India Needs Jets: Sweden's Saab, US Overstretch

♠ Posted by Emmanuel in ,,,, at 6/13/2011 12:00:00 AM
[NOTE: This still is the IPE Zone, not Jane's Defence Weekly. Still, you may want to pull the bomber jacket out of the closet and groove to Steve Stevens for old time's sake.] Here's an interesting IPE angle on the machinations of defence procurement that I came upon totally at random alike much of the most interesting blog fodder. It's funny how time flies when Top Gun is 25 years of age this year. Back then the Cold War was still very much in full swing with Maverick and Goose encountering the (fictional) MIG-28. As late as 1986, India was still more sympathetic to the Soviet Union than the United States in the belief in central planning and a mistrust of unfettered markets. This was before Manmohan Singh started loosening the reins of the infamous "Licence Raj" that kept India on the infamous Hindu rate of growth.

So it will be of no surprise to anyone that aside from the custom of writing five-year plans, the Indians also purchased a lot of their military hardware from the Russians. They Still do--but even that may change. Manmohan Singh, now prime minister, famously signed a nuclear technology sharing agreement with the Yankees in 2006, causing his then-Communist allies great consternation. In the commercial realm with India becoming perhaps the offshoring destination of choice for Western firms, the globalization game was well and truly on.

Now resurgent India is flush with cash as its aging fleet of MIG-21s reaches the end of the red brick road. To be sure, the nation has a fair need for military hardware. India's main security concern remains nuclear-armed Pakistan--the suspicion is mutual--while its border dispute with China remains a point of contention. In geopolitical terms, it is troubled by both US-Pakistan and China-Pakistan military cooperation. Internationally, there is now a massive race to see who can get India's signature for a multibillion dollar deal that is arguably the most eagerly anticipated one in the international arms bazaar. Aside from the Soviets and the Americans, the French and the Swedes are also vying for this lucrative contract.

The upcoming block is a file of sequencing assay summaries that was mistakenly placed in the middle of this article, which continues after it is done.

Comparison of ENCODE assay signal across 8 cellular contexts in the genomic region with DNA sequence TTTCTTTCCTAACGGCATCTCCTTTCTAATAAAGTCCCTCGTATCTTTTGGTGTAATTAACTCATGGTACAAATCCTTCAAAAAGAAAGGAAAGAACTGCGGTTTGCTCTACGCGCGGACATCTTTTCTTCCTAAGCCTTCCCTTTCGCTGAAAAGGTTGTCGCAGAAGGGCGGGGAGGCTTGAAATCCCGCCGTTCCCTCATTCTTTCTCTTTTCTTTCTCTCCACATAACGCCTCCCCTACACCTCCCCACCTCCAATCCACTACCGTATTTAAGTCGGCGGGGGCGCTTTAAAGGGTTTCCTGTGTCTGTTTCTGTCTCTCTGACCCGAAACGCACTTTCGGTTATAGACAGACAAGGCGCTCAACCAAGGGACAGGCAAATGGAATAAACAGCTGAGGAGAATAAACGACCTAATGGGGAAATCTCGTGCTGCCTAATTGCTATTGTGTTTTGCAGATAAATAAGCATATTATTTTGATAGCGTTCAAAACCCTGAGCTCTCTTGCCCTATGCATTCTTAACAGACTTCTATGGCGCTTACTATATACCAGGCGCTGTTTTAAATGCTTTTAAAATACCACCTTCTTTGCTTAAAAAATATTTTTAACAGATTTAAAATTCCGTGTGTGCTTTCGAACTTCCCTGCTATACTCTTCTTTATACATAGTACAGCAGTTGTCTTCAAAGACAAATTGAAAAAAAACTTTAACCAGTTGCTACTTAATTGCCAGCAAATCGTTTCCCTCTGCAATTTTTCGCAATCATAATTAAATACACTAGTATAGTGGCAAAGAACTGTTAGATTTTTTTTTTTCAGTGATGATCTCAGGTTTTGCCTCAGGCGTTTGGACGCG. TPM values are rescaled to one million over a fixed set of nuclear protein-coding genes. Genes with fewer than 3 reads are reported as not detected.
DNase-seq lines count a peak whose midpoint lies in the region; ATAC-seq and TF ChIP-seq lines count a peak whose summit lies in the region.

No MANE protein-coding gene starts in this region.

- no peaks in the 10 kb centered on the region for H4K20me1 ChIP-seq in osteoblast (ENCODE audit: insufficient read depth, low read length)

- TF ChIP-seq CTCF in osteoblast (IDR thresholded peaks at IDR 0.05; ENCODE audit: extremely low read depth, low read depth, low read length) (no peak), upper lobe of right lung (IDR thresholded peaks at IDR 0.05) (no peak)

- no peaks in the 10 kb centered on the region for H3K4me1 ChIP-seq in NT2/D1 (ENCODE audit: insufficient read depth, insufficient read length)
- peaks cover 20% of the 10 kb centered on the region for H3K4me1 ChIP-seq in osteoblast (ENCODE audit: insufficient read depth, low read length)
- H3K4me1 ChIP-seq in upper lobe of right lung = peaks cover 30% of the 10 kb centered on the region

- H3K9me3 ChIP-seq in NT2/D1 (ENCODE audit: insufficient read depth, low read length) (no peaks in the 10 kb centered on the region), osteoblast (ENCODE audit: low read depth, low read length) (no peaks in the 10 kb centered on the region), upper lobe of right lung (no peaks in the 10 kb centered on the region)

For comprehensive information on India's Medium Multi-Role Combat Aircraft(MMRCA) competition, let us turn to Defense Industry Daily for the first time ever:
“It’s the biggest fighter aircraft deal since the early 1990s,” said Boeing’s Mark Kronenberg, who runs the company’s Asia/Pacific business. India’s planned multi-billion dollar, 126+ plane jet fighter buy became a contest between Dassault, Saab, MiG, American competitors and EADS’ Eurofighter...

The original intent of India’s fighter purchase was to replace hundreds of non-upgraded MiG-21s that India will be forced to retire, with a complementary force of 126 aircraft that would fit between India’s high end Su-30MKIs and its low-end Tejas LCA lightweight fighter. While plans to develop a “fifth generation fighter” in conjunction with Russia have received a lot of press, they are uncertain at best, address a different requirement, and offer no solution to the immediate problem of shrinking squadron numbers as existing aircraft are forced into retirement.